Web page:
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John Walker, better known as U.S. Agent, is a Marvel Comics character created by Mark Gruenwald, Paul Neary, and Kieron Dwyernote , first appearing in Captain America #323 (dated November 1986).

Created as a villainous foil for Captain America, John Walker embodied American patriotism in opposition to Steve Rogers. Whereas Rogers was an idealistic, liberal-leaning, lower-class urban Northerner, Walker was a more pragmatic, conservative, middle-class rural Southerner, presented as the jingoistic Captain Patriotic crusader that Rogers was often misunderstood as being.

When Rogers relinquished the title of Captain America, Walker was tapped by the US government to replace him, beating out Nick Fury, who was deemed too old, and Sam Wilson, as the US government thought Americans wouldn't accept a black Captain America. During his time in the role, Walker grew more heroic than originally established, and later adopted the new title of US Agent when Rogers reassumed his old name.

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US Agent will make his live-action debut in the Marvel Cinematic Universe series The Falcon and the Winter Soldier, portrayed there by Wyatt Russell. note 

Not to be confused with U.S.Ace. Very much not to be confused with U.S.Ace.


US Agent has appeared in:

    Notable Comic Books 

    Live-Action TV 

    Video Games 
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U.S. Agent provides examples of:

  • An Arm and a Leg: Lost his left arm and leg during "Siege".
  • Anti-Hero Substitute: For Steve Rogers. To his credit, Walker eventually tried to live up to Rogers' ethics on the job, but the Red Skull made sure to push him over the edge.
  • Arbitrary Skepticism: Refused to believe Hercules and his pantheon are gods, to their faces. Somehow he came out of that one alive...
  • Becoming the Mask: Eventually while he was subbing for Rogers as Captain America, Walker did begin to attempt to emulate his predecessor's ethics before the Red Skull stepped in.
  • Costume Copycat: His iconic black U.S. Agent costume is actually the design Rogers used as "The Captain" while Walker was Captain America. Though one of his more recent costumes as the Agent more directly mimicked the classic Cap outfit.
  • Divergent Character Evolution: He began as a Darker and Edgier Captain America Expy, wearing Rogers' old "Captain" costume, but some time later Tony Stark made him a battle armor that shot energy shields.
  • EagleLand: He's a very jerkish Type II. He's shown to be fanatically loyal to the US government and often praised American interests while being a complete jerk about it. He even believes America has been bailing the world out of scrapes since 1918 (WWI) and as such is entitled to not having to apologize for its actions.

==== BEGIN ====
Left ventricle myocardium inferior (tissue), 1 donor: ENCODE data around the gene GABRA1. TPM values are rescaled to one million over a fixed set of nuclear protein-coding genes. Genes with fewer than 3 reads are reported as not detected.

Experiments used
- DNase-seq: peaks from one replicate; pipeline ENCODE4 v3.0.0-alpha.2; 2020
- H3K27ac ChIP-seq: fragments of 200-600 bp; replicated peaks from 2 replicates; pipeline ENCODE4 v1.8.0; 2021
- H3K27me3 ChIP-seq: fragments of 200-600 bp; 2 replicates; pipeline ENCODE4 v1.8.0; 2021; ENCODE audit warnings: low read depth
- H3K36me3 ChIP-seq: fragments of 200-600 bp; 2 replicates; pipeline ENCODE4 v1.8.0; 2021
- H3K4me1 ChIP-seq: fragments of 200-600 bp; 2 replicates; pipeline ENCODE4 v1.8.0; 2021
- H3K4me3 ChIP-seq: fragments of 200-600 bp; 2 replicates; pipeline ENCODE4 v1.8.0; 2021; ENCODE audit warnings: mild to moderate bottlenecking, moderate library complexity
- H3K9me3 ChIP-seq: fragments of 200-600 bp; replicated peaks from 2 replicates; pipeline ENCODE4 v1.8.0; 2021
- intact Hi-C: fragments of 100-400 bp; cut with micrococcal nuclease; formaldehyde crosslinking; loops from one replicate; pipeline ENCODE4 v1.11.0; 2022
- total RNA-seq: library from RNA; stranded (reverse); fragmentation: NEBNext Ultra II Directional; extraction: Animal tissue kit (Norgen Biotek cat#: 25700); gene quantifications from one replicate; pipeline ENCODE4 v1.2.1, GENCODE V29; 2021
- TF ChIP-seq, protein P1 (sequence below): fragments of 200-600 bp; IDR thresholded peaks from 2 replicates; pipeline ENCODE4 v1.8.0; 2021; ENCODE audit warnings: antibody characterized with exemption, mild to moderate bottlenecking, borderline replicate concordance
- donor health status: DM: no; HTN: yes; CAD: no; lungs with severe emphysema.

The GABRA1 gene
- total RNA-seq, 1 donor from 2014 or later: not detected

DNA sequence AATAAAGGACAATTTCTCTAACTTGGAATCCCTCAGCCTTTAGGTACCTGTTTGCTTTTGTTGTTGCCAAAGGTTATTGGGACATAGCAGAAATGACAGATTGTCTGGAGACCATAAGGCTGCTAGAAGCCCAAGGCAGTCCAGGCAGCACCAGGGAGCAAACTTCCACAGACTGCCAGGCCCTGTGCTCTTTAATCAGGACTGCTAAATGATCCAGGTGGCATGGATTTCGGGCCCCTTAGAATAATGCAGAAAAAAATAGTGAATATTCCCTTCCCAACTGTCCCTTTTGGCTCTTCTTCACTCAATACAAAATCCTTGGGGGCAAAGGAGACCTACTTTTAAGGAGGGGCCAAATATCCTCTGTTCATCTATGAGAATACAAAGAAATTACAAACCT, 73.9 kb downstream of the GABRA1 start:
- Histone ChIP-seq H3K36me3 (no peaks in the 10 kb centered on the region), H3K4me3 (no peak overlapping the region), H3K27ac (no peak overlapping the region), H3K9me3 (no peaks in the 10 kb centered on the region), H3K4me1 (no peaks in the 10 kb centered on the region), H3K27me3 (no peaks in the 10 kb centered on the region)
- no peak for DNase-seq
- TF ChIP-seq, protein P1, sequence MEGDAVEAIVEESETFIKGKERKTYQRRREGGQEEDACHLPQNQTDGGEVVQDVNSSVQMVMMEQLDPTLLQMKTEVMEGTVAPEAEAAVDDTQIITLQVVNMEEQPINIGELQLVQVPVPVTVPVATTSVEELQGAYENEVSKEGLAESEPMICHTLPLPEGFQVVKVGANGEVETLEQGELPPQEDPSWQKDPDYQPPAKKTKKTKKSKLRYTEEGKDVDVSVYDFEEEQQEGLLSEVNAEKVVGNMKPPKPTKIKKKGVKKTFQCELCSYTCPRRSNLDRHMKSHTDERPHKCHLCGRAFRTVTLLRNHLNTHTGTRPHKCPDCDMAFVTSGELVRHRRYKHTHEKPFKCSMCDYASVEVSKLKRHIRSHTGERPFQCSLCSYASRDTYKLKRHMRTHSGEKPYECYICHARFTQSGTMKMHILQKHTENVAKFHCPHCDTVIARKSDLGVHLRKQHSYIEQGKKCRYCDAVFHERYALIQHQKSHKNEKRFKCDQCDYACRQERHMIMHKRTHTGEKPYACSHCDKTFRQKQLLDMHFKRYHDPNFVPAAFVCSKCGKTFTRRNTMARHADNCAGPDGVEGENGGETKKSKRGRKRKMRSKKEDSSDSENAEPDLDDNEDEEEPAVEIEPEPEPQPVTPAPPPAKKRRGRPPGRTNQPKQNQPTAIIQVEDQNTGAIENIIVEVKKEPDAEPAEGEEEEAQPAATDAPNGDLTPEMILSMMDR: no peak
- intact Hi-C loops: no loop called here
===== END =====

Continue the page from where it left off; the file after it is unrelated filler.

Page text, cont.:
• Fake Memories: Had the trauma of the murder of his parents removed; although he was led to believe this was his choice, General Haywerth had done it in order to avoid any future sanity slippages. When Walker found out the truth, he insisted on his memories being restored, but Haywerth made sure Walker still believed it had been his idea.
  • Faking the Dead: Because his identity had been made public, the government set him up to be "killed" after publicly turning the position of Captain America back to Rogers, and "resurrected" him as U.S. Agent.
  • Flanderization: Often written as a total ass, without the depths or character development.
  • Flat-Earth Atheist: Being a right-wing Christian, he has blatantly denied the existence of other gods or divine creatures, even when fighting them.
  • Foil: To Frank Simpson, aka "Nuke". Both are Captain America "inspired" patriotic superhumans with a right-wing slant to their political beliefs. But whereas U.S.Agent is more of a Jerkass who happens to be Right-wing, Nuke is a jingoistic lunatic and killing machine. Lampshaded when John Walker admits to Luke Cage during their mutual run in the Thunderbolts that part of the reason why he has refused cybernetics is because he sees too much of Nuke in himself.
  • Good Is Not Nice: He's a genuine hero, but also a genuine asshole.
  • Handicapped Badass: During his time as warden of the Raft, he's stuck in a wheelchair due to missing an arm and leg. Doesn't stop him beating the living hell out of several inmates during an escape attempt.
  • Hidden Depths: Make no mistake, John Walker is an asshole, woth right-wing beliefs that often put him at odds with other heroes. But, and this is the important part, he is neither a total asshole, nor willing to place his political views above basic morality. He is firmly anti-racist, and even has a Token Black Friend in Lemar Hoskins. Whilst he does sympathize with some of the Watchdogs' socially conservative views, he still seeks to take them down for their willingness to conduct murder and terrorist acts. And as much of an asshole as he is, he is still dedicated to being a hero.